RBC Financial Group has also looked at ways to participate in the venture capital market, particularly through RBC Technology Ventures. The story of RBC Technology Ventures is one about a "positive conspiracy" of industry, government and academia. The focus is on early stage venture financing, starting with seed capital. And the business model is one of creating funds with like-minded partners to invest in promising sectors in Canada that have real research strengths. These sectors include biotechnology, information technology, engineering, physical sciences, and agri-food technologies.

Of course keeping one step ahead of technology innovation can be a challenging task. RBC's response has been to create the RBC Strategic Technology Fund (STF) to help its businesses stay abreast of technological and competitive advancements. Started in 2001, the STF's mandate is to invest in early-stage, privately held software companies that are developing innovative technologies for firms in the financial services industry. Think of it as RBC's eyes and ears on technology in the external market place.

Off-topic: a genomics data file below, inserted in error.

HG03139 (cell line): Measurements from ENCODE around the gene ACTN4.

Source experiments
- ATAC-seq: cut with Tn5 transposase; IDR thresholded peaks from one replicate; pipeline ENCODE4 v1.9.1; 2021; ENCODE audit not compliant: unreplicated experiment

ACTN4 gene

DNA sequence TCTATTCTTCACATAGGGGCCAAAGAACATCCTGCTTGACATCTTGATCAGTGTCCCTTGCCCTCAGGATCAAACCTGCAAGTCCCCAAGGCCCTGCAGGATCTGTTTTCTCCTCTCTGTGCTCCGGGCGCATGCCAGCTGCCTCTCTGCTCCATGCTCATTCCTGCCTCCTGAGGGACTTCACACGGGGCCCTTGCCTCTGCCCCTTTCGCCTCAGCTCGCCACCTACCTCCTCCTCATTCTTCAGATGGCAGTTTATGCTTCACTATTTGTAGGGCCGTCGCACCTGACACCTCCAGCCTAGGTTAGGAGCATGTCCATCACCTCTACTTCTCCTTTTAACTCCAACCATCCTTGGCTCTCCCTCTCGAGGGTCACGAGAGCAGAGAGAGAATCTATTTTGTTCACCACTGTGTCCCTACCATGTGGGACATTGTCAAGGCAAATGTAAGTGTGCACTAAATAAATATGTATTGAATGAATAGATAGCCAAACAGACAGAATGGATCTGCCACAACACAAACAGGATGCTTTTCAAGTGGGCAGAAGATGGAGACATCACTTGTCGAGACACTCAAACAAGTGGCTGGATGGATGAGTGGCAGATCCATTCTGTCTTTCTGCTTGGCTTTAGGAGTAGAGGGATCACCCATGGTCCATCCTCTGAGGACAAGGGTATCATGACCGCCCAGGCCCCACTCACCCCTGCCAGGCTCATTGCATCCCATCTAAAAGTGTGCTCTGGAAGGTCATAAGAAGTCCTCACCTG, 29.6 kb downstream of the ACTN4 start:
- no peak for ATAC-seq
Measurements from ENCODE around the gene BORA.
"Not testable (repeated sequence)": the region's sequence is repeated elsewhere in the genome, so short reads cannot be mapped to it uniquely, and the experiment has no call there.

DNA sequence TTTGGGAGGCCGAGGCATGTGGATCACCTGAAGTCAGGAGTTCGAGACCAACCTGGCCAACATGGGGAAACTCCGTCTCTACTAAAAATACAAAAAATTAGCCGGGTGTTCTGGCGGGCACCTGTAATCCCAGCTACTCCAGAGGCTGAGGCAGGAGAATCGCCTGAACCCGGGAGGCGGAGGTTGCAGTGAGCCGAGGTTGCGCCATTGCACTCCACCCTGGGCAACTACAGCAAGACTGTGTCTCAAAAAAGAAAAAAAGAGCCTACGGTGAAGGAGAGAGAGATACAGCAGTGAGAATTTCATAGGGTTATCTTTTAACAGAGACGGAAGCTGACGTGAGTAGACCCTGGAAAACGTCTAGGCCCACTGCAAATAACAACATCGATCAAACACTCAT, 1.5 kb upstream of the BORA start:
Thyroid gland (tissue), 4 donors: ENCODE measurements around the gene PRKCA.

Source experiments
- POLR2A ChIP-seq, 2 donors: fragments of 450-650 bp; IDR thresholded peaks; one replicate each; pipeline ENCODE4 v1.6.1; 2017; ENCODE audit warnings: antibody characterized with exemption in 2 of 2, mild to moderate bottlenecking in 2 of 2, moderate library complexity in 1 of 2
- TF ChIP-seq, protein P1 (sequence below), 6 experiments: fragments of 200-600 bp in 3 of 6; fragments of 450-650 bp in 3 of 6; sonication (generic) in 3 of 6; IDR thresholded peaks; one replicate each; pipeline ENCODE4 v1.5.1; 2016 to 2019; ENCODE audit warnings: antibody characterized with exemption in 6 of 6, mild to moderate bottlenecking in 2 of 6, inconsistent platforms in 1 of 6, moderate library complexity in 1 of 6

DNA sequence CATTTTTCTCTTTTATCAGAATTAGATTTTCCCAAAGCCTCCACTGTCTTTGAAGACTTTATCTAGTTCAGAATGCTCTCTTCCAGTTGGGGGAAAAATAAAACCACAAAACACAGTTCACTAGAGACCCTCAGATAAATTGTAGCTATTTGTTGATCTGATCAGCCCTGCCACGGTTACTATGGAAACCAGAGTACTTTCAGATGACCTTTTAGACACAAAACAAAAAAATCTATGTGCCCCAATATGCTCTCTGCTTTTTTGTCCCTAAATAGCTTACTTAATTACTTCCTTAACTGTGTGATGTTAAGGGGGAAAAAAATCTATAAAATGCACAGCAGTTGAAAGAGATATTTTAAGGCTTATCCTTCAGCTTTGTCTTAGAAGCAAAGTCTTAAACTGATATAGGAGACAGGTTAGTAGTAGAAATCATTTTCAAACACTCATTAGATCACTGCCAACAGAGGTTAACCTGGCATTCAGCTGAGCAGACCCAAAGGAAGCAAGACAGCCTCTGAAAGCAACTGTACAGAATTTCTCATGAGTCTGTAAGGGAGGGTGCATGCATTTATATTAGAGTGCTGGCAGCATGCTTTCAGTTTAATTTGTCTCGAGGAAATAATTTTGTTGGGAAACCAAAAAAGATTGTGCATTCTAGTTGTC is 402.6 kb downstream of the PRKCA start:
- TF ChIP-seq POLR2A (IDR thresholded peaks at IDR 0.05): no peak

For RBC and the small business market, we know there is room for improvement, and we take this challenge seriously. We continue to make improvements in the range of our business offerings, taking pains to make entrepreneurs feel more welcome, heard and valued. We continue to improve our resources to deliver new, targeted information related to business competitiveness, profitability and growth. And we continue to improve our training programs so that account managers better understand the climate in which this critically important segment of corporate Canada operates.

However, the collective "we" need to do more for entrepreneurs and the knowledge-based industry…we need to do more when it comes to investing in the path to prosperity.